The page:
Le Tour de France

When deciding to partake in this adventure halfway around the world, one of the major motivating factors was the opportunity to travel in Europe.  An added bonus was the opportunity to see a stage of the Tour de France.  We were able to check that off our list on Monday when we traveled to London to see the end of the 3rd stage of this year’s Tour. Bill and the girls took the train to London mid morning.  Monday’s are my half days at work, and I arranged to go in extra early so that I could leave early and catch a late morning train.  Bill and the girls had an uneventful trip (as uneventful as traveling with two young children can be).  They arrived in London and camped out partway up a large golden topped statue in front of Buckingham Palace.  They luckily ended up near a family with a daughter close to Sparrow’s age, and the three girls entertained each other during the three hour wait until the cyclists finally arrived.  At one point they were able to hold and wave a large Kenyan flag with Froome’s name on it.

Waiting for the cyclists to arrive.

Waiting for the cyclists to arrive.

Waiting for the cyclists to arrive.

Waiting for the cyclists to arrive.

Rooting for Chris Froome.

Rooting for Chris Froome.

My journey was not quite so routine.  I made the train with about 20 seconds to spare, running from the bus stop to the train station, bought my tickets, and then ran down the stairs and up to the opposite platform where my train was waiting.  I enjoyed my good luck at making the train and settled in to reading.  However, a few stops later we were informed that a truck up ahead had hit a bridge that we needed to go over, and the bridge had to be examined by engineers to determine whether the train was safe to cross.  There was talk at one point of possibly bussing us to the station on the other side of the bridge, about 20 miles away.  Finally, an hour later we had the go ahead to continue on the train to London.  After another short delay at the Faversham station, we were on our way.  The rest of the trip went smoothly, though it ended up taking me three hours to get to London. I walked from London Victoria Station to Buckingham Palace and met up with Bill and the girls.  I waited with them for about an hour, during which time we had the added bonus of seeing the Queen peeking out of one of the windows at the Palace to observe the festivities.  The girls were absolutely wonderful, after almost two hours on a train and then waiting three hours for the cyclists.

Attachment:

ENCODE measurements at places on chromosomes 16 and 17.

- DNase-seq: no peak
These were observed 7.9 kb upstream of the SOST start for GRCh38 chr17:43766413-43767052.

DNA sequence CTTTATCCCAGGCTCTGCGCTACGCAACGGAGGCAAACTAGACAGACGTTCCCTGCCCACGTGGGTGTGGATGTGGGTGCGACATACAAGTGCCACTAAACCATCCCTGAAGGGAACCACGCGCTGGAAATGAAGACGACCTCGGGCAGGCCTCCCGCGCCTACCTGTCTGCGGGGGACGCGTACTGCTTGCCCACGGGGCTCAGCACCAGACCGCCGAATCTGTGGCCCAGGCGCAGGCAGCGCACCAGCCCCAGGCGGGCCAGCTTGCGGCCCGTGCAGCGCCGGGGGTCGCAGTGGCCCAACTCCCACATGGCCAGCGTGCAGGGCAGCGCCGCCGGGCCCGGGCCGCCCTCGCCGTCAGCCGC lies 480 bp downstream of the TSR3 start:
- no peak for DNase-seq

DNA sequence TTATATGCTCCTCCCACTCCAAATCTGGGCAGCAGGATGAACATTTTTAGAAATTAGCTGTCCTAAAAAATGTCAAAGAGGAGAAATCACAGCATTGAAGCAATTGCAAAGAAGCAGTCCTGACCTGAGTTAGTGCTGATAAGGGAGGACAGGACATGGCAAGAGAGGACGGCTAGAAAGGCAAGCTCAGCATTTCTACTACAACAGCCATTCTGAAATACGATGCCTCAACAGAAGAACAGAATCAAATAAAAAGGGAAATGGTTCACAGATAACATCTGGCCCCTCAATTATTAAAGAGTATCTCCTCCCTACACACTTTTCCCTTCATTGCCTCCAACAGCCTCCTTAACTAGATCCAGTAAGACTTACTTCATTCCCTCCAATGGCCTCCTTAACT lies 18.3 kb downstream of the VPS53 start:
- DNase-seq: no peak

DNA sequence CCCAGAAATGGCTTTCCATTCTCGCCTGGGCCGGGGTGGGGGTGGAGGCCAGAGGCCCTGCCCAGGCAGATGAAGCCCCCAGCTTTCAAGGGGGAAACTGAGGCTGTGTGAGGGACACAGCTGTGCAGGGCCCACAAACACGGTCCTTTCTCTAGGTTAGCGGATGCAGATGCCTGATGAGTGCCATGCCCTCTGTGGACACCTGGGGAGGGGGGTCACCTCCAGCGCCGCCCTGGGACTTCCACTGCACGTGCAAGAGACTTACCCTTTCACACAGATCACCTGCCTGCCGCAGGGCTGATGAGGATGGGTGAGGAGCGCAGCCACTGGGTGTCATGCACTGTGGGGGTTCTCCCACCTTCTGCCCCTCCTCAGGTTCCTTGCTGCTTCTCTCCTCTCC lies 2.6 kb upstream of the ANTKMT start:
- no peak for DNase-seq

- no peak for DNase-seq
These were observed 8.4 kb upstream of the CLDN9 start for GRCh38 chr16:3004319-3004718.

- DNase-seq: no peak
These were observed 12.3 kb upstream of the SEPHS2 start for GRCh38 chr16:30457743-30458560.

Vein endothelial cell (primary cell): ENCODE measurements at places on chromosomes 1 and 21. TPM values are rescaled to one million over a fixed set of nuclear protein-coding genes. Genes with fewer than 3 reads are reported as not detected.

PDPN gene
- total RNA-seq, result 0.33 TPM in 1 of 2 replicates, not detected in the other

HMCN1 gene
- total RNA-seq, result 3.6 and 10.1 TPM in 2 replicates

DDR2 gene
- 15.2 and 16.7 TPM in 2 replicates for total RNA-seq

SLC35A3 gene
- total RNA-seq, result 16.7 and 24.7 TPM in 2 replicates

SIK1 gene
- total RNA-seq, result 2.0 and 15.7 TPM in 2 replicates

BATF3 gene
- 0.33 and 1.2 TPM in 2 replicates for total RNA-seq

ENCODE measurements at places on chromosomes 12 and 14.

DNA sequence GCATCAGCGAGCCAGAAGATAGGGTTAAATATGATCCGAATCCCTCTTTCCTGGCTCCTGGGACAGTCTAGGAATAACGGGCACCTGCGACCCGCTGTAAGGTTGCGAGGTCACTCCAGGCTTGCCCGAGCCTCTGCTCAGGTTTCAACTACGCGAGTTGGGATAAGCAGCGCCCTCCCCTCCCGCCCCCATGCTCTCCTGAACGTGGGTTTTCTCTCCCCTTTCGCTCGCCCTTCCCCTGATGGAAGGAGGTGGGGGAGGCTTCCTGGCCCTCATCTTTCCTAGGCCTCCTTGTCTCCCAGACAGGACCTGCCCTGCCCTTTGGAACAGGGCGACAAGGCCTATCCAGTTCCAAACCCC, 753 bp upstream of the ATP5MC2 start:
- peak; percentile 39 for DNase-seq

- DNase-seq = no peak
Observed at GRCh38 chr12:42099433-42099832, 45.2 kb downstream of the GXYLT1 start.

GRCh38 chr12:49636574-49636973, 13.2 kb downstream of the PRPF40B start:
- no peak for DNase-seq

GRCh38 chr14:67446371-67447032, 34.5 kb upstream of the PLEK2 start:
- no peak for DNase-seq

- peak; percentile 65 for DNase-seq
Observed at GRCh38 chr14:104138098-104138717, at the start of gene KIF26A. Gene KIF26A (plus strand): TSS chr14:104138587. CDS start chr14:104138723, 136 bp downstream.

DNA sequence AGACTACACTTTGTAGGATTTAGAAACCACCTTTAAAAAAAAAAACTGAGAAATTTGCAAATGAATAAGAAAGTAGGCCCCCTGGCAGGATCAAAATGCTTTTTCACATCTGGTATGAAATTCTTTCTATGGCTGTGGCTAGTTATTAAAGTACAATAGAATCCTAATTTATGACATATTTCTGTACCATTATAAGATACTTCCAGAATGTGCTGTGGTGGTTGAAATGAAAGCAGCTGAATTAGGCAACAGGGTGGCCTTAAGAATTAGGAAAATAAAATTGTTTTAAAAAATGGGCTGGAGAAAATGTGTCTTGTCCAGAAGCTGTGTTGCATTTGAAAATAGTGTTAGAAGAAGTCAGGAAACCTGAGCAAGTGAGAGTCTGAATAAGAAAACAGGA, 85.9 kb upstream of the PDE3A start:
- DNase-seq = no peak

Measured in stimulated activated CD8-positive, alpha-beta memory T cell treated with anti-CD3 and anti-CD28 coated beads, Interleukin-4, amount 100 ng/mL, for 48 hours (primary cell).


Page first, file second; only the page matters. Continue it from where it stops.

Eyeing a place to watch the race - golden statue up ahead.

Eyeing a place to watch the race – golden statue up ahead.

The girls entertaining themselves before the cyclists arrive.

The girls entertaining themselves before the cyclists arrive.

Our hang out (Bill's in the red shirt in the center of the picture against the statue)

Our hang out (Bill’s in the red shirt in the center of the picture against the statue)

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The Queen viewing the race from the top floor, second window from the left.

The Queen viewing the race from the top floor, second window from the left.

Surprisingly, we had a good view of the course right at the last turn before the finish line.  There were a lot of people present, but we were high enough up on the statue the our view wasn’t very obstructed.  I was surprised by the wimpiness of the cheering as the cyclists rode by considering the size of the crowd.  It was exciting to see in reality what we had been watching on TV for the past few years.

The cyclists arrive!

The cyclists arrive!

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The peleton!

The peleton!

Afterwards, we walked through nearby Green Park where there were food vendors as well as a large TV screen showing the race.

Green Park TV screen.

Green Park TV screen.

We walked to a Japanese noodle shop for dinner, Wagamama’s, of which there are several in London.  This restaurant as well as Pizza Express saved us as far as food goes when we came to Europe in 2001.  We had just sat down when Tanager started wimpering.  I looked down and realized that she was peeing what looked like about a gallon in volume all over the bench and onto the floor.  I don’t know how that had all fit into her little bladder.  With all the excitement, she had not realized that she needed to go to the bathroom.  We had even walked by a public restroom about five minutes before entering the restaurant and asked if anyone needed to go.  I found one of the employees and asked for a rag or napkins to clean it up.  I then left Bill and the girls and went to the nearest clothing store that carried children’s clothes.  I found a swim suit to substitute for underwear and a long sleeve swimsuit coverup, and a new outfit was found!  I returned to the restaurant, took TT into the bathroom to change, and when we left there, there was no sign that anything had ever happened, both from our appearance as well as the restaurant.

New outfit!

New outfit!

We made our way back to Green Park and picked up some Tour de France swag, and then headed back to the train station for the ride back to Margate.  All in all a successful day – we saw the end of a leg of the Tour, reunited with a noodle shop we had visited in years past, and hey, we saw the Queen.  Not bad for an afternoon.  Looking forward to many more visits to London in the near future.

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One thought on “Le Tour de France

  1. what a cool experience for y’all and the girls! and i was wondering how they were able to hold their pee while they waited and were out and about.

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